Contrasting stories about the effect of information on our cognitive powers.
In last Sunday’s New York Times Magazine, Magazine > Watching TV Makes You Smarter” href=”http://www.nytimes.com/2005/04/24/magazine/24TV.html?”>Watching TV Makes You Smarter, Steven Johnson argues that the complexities of TV shows has greatly increased, using the example of the Jan. 24, episode of the Fox hit “24”:
For decades, we’ve worked under the assumption that mass culture follows a path declining steadily toward lowest-common-denominator standards, presumably because the “masses” want dumb, simple pleasures and big media companies try to give the masses what they want. But as that “24” episode suggests, the exact opposite is happening: the culture is getting more cognitively demanding, not less. To make sense of an episode of “24,” you have to integrate far more information than you would have a few decades ago watching a comparable show. Beneath the violence and the ethnic stereotypes, another trend appears: to keep up with entertainment like “24,” you have to pay attention, make inferences, track shifting social relationships. This is what I call the Sleeper Curve: the most debased forms of mass diversion — video games and violent television dramas and juvenile sitcoms — turn out to be nutritional after all.
I believe that the Sleeper Curve is the single most important new force altering the mental development of young people today, and I believe it is largely a force for good: enhancing our cognitive faculties, not dumbing them down.
(Note: he calls it the Sleeper effect as a rif on the scene from the Woody Allen movie Sleeper where Allen, as a modern-day Rip Van Winkle, walks up to find that everything he was told was bad for him [i.e. cream pies] are now good for you and vis-versus)
He goes on to explain how this works:
With “Dallas,” the modern viewer doesn’t have to think to make sense of what’s going on, and not having to think is boring. Many recent hit shows — “24,” “Survivor,” “The Sopranos,” “Alias,” “Lost,” “The Simpsons,” “E.R.” — take the opposite approach, layering each scene with a thick network of affiliations. You have to focus to follow the plot, and in focusing you’re exercising the parts of your brain that map social networks, that fill in missing information, that connect multiple narrative threads.
Of course, the entertainment industry isn’t increasing the cognitive complexity of its products for charitable reasons. The Sleeper Curve exists because there’s money to be made by making culture smarter. The economics of television syndication and DVD sales mean that there’s a tremendous financial pressure to make programs that can be watched multiple times, revealing new nuances and shadings on the third viewing. Meanwhile, the Web has created a forum for annotation and commentary that allows more complicated shows to prosper, thanks to the fan sites where each episode of shows like “Lost” or “Alias” is dissected with an intensity usually reserved for Talmud scholars. Finally, interactive games have trained a new generation of media consumers to probe complex environments and to think on their feet, and that gamer audience has now come to expect the same challenges from their television shows.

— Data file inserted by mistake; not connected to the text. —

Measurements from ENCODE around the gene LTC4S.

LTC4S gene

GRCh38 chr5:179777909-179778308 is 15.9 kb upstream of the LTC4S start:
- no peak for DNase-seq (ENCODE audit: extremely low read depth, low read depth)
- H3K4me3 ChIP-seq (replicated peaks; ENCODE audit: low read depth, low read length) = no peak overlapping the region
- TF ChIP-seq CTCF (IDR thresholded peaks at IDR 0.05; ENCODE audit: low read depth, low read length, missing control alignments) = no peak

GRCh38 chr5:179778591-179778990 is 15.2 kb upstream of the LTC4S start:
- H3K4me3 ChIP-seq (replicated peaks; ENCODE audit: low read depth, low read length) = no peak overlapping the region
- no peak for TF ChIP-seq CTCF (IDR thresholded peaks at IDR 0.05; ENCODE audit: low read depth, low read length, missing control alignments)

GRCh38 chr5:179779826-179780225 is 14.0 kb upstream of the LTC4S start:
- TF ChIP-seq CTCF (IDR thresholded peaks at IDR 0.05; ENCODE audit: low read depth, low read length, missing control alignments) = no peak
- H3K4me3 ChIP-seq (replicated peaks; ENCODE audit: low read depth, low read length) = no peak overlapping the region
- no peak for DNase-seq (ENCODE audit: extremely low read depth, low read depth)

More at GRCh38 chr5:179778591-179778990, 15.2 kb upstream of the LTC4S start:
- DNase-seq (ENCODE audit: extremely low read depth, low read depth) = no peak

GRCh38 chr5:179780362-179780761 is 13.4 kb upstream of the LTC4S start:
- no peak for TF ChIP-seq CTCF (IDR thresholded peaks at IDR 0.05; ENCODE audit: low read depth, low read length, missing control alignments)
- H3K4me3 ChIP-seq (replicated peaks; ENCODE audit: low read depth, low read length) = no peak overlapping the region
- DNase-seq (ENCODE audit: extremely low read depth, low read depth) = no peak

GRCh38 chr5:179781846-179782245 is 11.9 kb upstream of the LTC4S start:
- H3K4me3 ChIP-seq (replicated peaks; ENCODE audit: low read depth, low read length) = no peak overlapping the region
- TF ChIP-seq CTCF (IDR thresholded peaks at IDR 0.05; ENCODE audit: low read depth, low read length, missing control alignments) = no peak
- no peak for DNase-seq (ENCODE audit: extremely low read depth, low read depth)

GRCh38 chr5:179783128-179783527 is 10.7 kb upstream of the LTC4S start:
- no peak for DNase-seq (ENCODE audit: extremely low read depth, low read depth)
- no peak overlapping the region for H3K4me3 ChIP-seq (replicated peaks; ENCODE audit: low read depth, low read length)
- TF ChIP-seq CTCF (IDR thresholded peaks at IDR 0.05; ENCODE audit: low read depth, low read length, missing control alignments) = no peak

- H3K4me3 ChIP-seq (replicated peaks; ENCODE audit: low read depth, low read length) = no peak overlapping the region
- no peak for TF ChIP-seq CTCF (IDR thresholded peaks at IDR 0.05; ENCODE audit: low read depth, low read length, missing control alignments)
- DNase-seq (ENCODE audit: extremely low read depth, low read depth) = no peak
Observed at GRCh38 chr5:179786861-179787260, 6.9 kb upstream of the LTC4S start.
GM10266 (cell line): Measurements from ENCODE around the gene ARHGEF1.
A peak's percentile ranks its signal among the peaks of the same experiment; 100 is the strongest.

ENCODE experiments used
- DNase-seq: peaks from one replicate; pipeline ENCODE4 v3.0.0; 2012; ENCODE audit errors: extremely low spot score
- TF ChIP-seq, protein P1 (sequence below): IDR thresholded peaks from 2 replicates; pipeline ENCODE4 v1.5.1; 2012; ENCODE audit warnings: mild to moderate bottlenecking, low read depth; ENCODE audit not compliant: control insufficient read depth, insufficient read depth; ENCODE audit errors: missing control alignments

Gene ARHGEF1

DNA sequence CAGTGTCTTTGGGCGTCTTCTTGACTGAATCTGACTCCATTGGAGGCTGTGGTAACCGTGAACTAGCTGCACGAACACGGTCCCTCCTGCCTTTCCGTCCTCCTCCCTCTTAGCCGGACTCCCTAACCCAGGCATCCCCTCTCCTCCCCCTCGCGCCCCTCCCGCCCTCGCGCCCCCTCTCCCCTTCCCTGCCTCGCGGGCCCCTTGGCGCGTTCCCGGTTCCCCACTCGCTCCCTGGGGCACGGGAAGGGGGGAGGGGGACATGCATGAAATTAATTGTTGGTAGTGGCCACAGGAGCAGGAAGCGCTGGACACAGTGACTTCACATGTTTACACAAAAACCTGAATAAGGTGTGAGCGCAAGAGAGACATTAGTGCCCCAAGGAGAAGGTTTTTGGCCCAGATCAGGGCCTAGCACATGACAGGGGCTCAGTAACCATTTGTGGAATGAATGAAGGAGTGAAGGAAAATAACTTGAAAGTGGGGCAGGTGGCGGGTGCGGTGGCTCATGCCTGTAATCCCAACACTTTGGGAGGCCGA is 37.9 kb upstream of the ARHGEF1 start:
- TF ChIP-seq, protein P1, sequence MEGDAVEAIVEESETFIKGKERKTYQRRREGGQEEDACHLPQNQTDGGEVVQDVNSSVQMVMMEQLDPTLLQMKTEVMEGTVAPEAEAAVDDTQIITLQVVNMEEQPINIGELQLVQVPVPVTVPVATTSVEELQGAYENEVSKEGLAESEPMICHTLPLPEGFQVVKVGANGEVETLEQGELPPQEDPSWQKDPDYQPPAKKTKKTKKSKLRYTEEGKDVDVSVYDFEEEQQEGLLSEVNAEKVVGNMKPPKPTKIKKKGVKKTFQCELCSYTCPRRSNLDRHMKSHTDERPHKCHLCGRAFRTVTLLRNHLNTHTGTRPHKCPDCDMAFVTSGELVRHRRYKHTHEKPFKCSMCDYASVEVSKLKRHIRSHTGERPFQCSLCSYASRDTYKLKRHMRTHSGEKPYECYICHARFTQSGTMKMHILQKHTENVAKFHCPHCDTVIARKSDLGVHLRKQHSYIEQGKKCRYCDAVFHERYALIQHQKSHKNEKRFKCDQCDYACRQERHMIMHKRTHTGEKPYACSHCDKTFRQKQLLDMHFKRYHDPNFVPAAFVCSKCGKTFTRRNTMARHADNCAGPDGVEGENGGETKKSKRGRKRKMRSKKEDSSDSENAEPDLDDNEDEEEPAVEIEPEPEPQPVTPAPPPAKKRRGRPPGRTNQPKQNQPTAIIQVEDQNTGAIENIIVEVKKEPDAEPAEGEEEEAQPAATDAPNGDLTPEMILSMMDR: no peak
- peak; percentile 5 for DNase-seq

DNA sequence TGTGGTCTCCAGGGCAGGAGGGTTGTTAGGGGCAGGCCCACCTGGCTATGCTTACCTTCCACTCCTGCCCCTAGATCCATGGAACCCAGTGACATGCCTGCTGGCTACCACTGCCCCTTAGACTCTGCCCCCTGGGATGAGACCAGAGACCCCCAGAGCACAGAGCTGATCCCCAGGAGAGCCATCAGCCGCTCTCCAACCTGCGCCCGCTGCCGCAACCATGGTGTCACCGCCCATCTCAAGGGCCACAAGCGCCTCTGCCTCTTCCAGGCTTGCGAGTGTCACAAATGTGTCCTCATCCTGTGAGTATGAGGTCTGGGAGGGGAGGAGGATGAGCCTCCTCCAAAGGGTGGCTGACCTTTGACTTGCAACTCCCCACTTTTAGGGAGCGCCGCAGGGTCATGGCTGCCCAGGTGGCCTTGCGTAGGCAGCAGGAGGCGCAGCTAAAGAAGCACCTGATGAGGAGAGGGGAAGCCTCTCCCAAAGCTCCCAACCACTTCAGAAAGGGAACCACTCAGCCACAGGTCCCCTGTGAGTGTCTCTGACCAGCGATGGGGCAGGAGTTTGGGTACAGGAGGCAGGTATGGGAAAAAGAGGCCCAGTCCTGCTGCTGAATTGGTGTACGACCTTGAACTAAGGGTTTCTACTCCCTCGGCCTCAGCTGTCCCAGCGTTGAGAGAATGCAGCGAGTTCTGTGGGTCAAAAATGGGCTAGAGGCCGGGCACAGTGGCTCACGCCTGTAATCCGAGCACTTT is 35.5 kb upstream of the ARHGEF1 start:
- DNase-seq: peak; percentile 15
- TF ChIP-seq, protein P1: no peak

In contrast, there is this from yesterday’s Wall Street Journal Evening Wrap:
Feeling Stupid? Blame Your Computer
Talk about unintended consequences: the emails, text messages and instant messages that supposedly make people better-connected can also make them more stupid, according to a new study. In a project sponsored by Hewlett-Packard, Glenn Wilson , a professor at King’s College London, tested the impact on workers of a steady bombardment of electronic messages and found that workers temporarily lost 10 points of IQ as a result of trying to handle all the incoming information — more than double the four-point effect of smoking marijuana and roughly matching the effect of missing a full night’s sleep.
I’m not sure I competely buy either of these arguments. Granted I often feel stupid after a long day at the computer, I’m not sure I feel smarter after watching a TV show. Then again, I don’t watch a lot of TV and am probably watching all the wrong (i.e. dumb) shows.
These findings surely give us something to think about.